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2023/4 Albums Thing 341 - Bruce Springsteen “Devils & Dust”

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“Devils & Dust” is Springsteen’s 3rd “Acoustic” album, sharing loose stylistic roots with “Nebraska” and “The Ghost Of Tom Joad”. It isn’t however the overtly acoustic album that those two musical cousins are. We do get gentle introspective songs but there’s some full band “rockers” involved too. What is often regarded as a solo acoustic record doesn’t have any completely solo performances on it.

It was released in 2005 but the writer admitted that many of the songs had been written 10 or more years prior. “All The Way Home” was written for Southside Johnny in 1991; the wonderful “Long Time Coming” and “The Hitter” are from the “…Tom Joad” period. Waste not want not I guess. 

The title track sees us post 9/11. Written in the early years of the resulting 2nd Iraq war, the writer sings from the point of view of a soldier in that war who is questioning his feelings toward his (and his countries ?) involvement and, importantly, his part in things. He’s seen his friend die in action (“Well I dreamed of you last night, In a field of blood and stone”) and is now wrestling with what the war is doing to him (“I got God on my side, I’m just trying to survive, What if what you do to survive, Kills the things you love…It’ll take your God filled soul, And fill it with devils and dust”). This is all set within acoustic guitars and strings in a way that harks back to “…Tom Joad”.  There are some powerful ideas expressed in this song, ideas rarely discussed in a country which so often defines itself by its military.

“All The Way Home” shatters any notion that this is another acoustic collection. It’s a full band workout, a bit of a rocker, whereas when first recorded by Southside Johnny it was a soulful ballad. This sets up the 1-2 punch that most of “Devils & Dust” adheres to, solo Bruce followed by Bruce and Band, until we get toward the end.

The lyrically explicit “Reno” caused quite the controversy. Springsteen’s wife, Patti Scialfa, has said of it “”My artistic side said, ‘That is so brave.’ Then, just thinking right from the heart, I was like, ‘What are you writing about that shit for? Are you fucking crazy?’ ”. Without sugar coating what’s happening “Reno” tells of an, ultimately disappointing, liaison with a working girl while the punter daydreams of being with Maria somewhere between Guatemala and Peru and having everything he needs but “Somehow all you ever need's never really quite enough”. Amongst all that it’s a bloody gorgeous song and a fabulous performance. Incidentally on the vinyl release “Reno” sits at the end of Side 1, while at the end of Side 2 we find “Maria’s Bed” in which we’re told “I was burned by the angels, sold wings of lead, Then I fell in the roses and sweet salvation of Maria's bed”.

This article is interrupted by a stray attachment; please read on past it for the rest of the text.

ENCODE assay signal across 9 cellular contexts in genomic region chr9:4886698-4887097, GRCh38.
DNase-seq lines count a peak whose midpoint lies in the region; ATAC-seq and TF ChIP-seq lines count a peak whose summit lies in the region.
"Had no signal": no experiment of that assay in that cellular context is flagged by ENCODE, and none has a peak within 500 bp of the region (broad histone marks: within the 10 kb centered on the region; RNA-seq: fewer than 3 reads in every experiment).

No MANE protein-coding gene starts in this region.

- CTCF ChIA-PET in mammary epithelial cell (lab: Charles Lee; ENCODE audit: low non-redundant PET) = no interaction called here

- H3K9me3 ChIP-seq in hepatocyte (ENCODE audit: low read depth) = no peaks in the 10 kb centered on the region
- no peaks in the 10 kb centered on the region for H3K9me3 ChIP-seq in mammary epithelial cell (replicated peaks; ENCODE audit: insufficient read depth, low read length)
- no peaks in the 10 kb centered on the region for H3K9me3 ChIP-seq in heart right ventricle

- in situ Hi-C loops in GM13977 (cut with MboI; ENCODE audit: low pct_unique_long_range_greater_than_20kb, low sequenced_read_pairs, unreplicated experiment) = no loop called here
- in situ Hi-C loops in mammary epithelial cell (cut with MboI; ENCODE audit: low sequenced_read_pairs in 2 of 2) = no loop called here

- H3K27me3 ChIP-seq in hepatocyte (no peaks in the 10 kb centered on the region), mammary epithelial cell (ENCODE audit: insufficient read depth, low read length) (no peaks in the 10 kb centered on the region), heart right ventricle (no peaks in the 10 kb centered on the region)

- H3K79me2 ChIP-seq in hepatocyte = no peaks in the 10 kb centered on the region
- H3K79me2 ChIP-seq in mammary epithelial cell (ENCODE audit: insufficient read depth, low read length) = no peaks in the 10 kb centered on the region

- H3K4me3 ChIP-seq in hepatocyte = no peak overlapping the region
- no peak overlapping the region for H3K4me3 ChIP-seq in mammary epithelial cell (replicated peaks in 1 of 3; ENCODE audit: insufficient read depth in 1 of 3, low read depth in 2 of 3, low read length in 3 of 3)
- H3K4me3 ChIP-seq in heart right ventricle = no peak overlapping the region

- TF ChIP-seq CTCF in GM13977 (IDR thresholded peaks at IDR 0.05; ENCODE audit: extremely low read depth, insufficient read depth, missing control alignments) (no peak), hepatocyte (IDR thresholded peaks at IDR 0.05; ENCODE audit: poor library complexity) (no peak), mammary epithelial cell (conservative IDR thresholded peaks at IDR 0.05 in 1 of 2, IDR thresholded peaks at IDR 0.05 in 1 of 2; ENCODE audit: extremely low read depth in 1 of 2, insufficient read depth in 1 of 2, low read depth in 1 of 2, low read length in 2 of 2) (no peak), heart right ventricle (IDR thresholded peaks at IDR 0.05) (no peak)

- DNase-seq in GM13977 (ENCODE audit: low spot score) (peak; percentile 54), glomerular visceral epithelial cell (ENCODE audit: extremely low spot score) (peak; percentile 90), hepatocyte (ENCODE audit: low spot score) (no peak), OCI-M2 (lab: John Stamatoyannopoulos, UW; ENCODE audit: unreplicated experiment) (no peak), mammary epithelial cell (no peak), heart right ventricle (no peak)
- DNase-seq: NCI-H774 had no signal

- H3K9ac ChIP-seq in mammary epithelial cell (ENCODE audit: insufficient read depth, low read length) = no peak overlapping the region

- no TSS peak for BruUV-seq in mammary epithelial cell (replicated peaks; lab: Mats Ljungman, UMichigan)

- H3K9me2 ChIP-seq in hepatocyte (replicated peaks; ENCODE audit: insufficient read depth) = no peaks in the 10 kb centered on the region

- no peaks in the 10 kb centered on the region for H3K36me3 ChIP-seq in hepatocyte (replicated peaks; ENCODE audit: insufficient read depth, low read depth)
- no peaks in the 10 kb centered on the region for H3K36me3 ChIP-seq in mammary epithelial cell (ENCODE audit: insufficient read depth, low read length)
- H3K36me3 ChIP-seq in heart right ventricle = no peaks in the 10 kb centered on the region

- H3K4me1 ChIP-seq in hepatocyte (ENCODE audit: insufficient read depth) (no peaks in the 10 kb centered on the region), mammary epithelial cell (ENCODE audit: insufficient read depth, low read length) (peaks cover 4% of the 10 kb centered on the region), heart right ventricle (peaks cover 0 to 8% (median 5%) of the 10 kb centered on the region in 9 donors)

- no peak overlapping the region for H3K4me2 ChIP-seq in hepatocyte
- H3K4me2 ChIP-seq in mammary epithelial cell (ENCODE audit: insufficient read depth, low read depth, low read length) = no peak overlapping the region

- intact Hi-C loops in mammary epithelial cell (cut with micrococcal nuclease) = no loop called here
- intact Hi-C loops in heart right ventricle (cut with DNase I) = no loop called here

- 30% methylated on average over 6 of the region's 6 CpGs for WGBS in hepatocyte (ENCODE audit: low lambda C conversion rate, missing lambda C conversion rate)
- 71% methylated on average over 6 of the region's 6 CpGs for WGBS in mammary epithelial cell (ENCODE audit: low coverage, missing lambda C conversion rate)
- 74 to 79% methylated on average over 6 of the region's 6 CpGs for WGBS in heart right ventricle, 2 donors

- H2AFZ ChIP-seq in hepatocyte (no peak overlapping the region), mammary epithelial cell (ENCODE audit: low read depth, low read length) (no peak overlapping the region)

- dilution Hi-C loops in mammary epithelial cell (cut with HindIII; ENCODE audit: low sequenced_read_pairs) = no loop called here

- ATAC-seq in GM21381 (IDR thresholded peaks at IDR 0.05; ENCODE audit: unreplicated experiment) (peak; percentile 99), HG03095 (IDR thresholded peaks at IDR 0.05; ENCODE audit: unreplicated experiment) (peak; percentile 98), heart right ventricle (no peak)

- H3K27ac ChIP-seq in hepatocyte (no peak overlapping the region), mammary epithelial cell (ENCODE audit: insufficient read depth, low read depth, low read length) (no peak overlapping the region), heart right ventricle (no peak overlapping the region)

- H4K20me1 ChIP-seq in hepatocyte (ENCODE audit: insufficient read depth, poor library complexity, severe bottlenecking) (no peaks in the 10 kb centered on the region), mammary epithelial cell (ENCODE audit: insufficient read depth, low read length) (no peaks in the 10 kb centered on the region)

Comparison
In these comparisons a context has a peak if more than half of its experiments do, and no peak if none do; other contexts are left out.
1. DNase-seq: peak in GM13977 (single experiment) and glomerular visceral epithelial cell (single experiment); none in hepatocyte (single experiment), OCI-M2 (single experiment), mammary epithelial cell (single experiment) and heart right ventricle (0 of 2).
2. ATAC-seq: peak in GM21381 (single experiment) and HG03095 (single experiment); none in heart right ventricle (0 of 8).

“Long Time Comin’” might be one of my favourite Springsteen songs. For a rudimentary guitarist like myself (I follow the Joe Strummer method, “I can only play all six strings at once or none at all” !) it’s dead easy to play and sound vaguely like it does on the record. It’s a closing of the book on Springsteen’s father and son songs. There’s a telling section in his biography where, just before the birth of Bruce and Patti Scialfa’s first child, his father, knowing how much his sons life is about to change, visits and offers an apology of sorts for his “parenting” toward his son…something like “you’ve been good to us…I haven’t always been good to you”. This song revolves around a camping trip the Springsteen’s took before the birth of their 3rd child, Bruce trying to be a better Dad to his kids than his had admitted he had been to him, the pivotal admission being “Well if I had one wish in this god forsaken world, kids, It’d be that your mistakes would be your own, Yeah your sins would be your own”.

“Leah” covers some of the same ground. A man now ready to accept that he can love and be loved, released from (some of) his demons by his fathers apology perhaps. The brighter outlook is underlined with its beautiful TexMex horns. 

The record ends on “Matamoros Banks”, laying out the pain of a Mexican, drowned trying to cross the Rio Grande to the US, being returned to Mexico. Both these songs have that TexMex colour to them that we encountered on “The Ghost Of Tom Joad”. It’s an atmosphere that we’ll find in many Springsteen songs from here on.

“Devils & Dust” hit #1 in the US and was supported by the solo “Devils & Dust tour”, just Springsteen (well, him and a couple of Roadies playing keyboards offstage) and an array of instruments. The album has an overall feel of the great outdoors, the range, America’s wide open country about it. It's more along the road of musical themes that will coalesce in a few years on one of his finest records.

Reno - https://youtu.be/8TXYAaJeSS0?si=JhuD4wbu08_c4xs-

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